Deadly accident rattles faith in Moscow's long-reliable metro

The city's huge subway system, one of the world's largest outside of Asia, has been spared major accident until today, when at least 21 people were killed in a derailment.

By , Correspondent

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    In a still from a Russian Ministry for Emergency Situations video, rescue teams work inside the tunnel where several cars of the wrecked train look almost coiled, occupying the entire space of the tunnel of Moscow subway on Tuesday. At least 21 people died in the accident, the worst for the Moscow metro in decades.
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For millions of Muscovites who daily descend up to 275 feet on crowded escalators, to then be carried across their vast city in often-crammed wagons hurtling through black tunnels, the safety and clockwork-like efficiency of their legendary metro has been an article of faith.

Terrorists have targeted the metro twice in the past decade, with tragic consequences. But until today there hadn't been a mass-casualty accident on any of the city's 200 miles of underground track for decades.

At the height of morning rush hour Tuesday, in the very deepest tunnel of the metro system, a train moving at about 45 mph suddenly derailed. At least three crowded carriages were smashed, killing at least 21 people, injuring over 150, and leaving dozens trapped far below the surface for hours.

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Eyewitness accounts and mobile phone photos and videos posted on social media sites describe the horror of the crash and the scramble of survivors in the dark tunnel, nearly 300 feet beneath one of Moscow's busiest thoroughfares.

The Moscow metro opened 80 years ago and is one of the world's largest -- with 180 stations that serve almost 10,000 trains daily.

Many of the older stations in downtown Moscow were designed to be "proletarian palaces," with marble platforms adorned with Soviet-themed statues, frescoes, and mosaics that are still prime tourist attractions for visitors to the city.

About half of the stations were originally designed to double as nuclear fallout shelters, and tour guides enjoy pointing out the the places where giant blast doors are still coiled up in recesses behind tunnel walls, ready to be rolled out.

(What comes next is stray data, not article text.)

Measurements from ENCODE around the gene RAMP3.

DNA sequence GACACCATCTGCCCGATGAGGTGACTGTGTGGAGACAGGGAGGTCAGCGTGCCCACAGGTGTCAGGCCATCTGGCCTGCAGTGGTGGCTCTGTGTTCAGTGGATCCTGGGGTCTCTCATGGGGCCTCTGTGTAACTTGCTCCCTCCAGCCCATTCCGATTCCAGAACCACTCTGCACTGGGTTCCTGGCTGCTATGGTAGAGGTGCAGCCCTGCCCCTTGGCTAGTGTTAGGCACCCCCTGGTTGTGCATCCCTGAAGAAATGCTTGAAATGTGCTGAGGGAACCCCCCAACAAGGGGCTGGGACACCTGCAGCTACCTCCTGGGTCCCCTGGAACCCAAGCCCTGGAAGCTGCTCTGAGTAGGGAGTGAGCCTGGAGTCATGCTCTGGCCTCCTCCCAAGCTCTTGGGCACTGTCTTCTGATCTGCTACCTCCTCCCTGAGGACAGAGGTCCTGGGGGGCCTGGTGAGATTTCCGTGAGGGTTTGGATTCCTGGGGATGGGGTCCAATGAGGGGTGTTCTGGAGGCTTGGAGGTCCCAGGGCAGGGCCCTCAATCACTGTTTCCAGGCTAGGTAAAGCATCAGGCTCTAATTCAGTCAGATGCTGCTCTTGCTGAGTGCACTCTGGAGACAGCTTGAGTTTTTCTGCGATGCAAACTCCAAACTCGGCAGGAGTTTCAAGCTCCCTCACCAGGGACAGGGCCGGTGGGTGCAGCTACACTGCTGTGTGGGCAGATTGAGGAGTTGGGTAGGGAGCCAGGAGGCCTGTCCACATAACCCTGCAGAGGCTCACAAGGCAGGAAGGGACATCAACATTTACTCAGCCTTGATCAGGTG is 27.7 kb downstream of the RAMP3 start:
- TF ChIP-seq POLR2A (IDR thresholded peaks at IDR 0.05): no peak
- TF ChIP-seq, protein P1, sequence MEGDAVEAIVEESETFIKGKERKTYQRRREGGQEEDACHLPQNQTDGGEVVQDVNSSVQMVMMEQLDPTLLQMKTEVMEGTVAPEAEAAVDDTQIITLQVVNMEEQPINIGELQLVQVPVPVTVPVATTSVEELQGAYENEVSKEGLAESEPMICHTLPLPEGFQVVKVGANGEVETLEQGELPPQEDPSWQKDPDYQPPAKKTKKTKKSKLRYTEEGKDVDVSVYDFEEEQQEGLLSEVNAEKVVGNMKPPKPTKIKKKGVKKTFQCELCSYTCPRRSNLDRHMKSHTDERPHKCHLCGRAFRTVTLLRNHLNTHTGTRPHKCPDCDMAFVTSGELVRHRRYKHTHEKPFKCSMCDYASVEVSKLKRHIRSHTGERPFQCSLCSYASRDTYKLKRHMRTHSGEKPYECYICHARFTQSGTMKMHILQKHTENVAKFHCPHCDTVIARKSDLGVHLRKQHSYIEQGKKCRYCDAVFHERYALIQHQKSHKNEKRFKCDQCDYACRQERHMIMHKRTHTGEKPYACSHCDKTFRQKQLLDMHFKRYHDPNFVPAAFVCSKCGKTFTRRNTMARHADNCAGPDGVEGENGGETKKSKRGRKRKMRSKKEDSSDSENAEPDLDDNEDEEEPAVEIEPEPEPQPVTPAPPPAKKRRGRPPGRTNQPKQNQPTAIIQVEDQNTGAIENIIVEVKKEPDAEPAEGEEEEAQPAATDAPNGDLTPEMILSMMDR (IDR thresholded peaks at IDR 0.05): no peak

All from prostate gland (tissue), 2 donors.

The metro has been undergoing rapid expansion, in part as an official answer to Moscow's often paralytic traffic jams. Tuesday's accident occurred on one of the metro's newest lines, which would seem to rule out aging infrastructure as a cause.

Officials say several potential causes are being investigated, including an electrical surge, a carriage defect, a flaw in the tracks, or a switch failure.

Moscow Mayor Sergei Sobyanin moved rapidly to calm public fears by rushing to the scene to supervise emergency services and pledged that there would be an independent investigation of the accident.

In line with its usual response to such events, the Kremlin's Investigative Committee, Russia's top police body, immediately launched a criminal investigation and promised that the guilty parties would be found.

"As it is a man-caused accident, it is obvious that there are people responsible for it, so soon there will be suspects in the case," spokesman Vladimir Markin said in a statement published on the Committee's official website.

Coverage of the accident does suggest a fast and effective response by Russia's Ministry of Emergency Services [MChS], one of the country's few government departments that enjoys widespread social respect, which quickly closed off the road above and brought in helicopters to evacuate the injured.

"I have to say that MChS has been steadily improving its work over past years, and it really shows in a case like this," says Yury Kobaladze, an independent security expert.

Experts are divided over how badly public confidence will be shaken by the accident.

"The question that will occupy peoples' minds is, how could this have happened? Our metro was always considered one of the safest ways to travel," says Gennady Gudkov, a former Duma deputy and Kremlin critic. "But few people noticed that little accidents and delays have been piling up lately. Lines would stop working for a few hours, unexplained glitches would happen. I have the impression that problems were accumulating that weren't addressed," he says.

But Dmitry Oreshkin, head of the Mercator Group, an independent Moscow media consultancy, says the public will probably move on from this tragedy without looking back.

"Of course people have fears, but what's the alternative? You have to go to work," he says. "The metro was hit by terrorist acts in the past, but pretty soon people were back in the metro, fears forgotten, as usual. This will be the same."

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